After both the lender and the impound lot have been paid, you may regain access to your vehicle.
Can Late Car Payments Affect Your Credit Score?
Yes! Late auto loan payments can affect your credit report and credit score. Unfortunately, just one missed payment can negatively affect your credit report for up to seven years. While some forms of delinquency, like deferring a car payment may not hurt credit, missing payments or neglecting them altogether will.
How much late or missed payments will affect your credit will also depend on the length of time your account is delinquent. For example, making a late payment within three days of the due date may affect your credit for just a month or so, while missing a payment for a longer period of time may stay on your credit history for several years.
The reason a late or missed payment on a car loan can affect your credit score so significantly is that payment history has the most impact on your overall score. Your credit score is determined by a combination of five different financial factors, they are:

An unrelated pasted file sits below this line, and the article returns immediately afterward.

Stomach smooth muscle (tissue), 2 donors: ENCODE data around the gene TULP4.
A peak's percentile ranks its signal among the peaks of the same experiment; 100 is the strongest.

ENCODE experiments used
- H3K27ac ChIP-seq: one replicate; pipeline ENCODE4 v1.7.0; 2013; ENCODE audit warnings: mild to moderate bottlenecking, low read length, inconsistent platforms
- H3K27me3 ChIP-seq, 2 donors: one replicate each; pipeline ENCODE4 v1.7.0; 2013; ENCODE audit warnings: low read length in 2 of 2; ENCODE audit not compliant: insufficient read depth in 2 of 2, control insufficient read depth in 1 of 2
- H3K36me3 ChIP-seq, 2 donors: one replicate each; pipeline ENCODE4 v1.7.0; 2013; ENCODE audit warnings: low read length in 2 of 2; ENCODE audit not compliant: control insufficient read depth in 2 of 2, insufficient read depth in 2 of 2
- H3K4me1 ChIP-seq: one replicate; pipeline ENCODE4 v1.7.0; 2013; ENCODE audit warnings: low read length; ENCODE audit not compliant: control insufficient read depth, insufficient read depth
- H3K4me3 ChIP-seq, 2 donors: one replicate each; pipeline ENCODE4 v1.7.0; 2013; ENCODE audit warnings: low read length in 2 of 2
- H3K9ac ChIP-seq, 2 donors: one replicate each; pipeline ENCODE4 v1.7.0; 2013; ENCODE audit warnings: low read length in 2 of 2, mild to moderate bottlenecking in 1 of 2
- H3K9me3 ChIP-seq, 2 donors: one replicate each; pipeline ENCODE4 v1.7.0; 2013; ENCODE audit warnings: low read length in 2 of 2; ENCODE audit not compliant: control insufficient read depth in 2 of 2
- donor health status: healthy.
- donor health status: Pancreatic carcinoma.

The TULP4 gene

|Weight in Score
|Credit History Length
|Hard Credit Inquiries
Understand Your Options When It Comes to Your Car Payment
Making informed financial decisions when it comes to your car payment is important. Check out some helpful advice below.
Read Your Auto Loan Contract Before Signing
For your own financial protection, always read your car loan agreement before signing. Your car loan agreement will contain all the details of your loan, such as:
- Loan amount—car loans can vary quite a bit in amounts.
- The late car payment fee (several lenders will have their late payment stated in the auto loan agreement. Making timely car payments is key to avoiding these).
- Interest rates
- Loan terms
- Grace period
- Any origination fees
- Wage garnishment policies
After reading your contract, ask your lender to clarify any information that doesn’t make sense to you. Once everything looks good, then you can go ahead and sign.
Try Automatic Car Payments
Take the pressure off of remembering to make your monthly payment on time by opting for automatic payments. That way, you never have to worry about missing a future payment.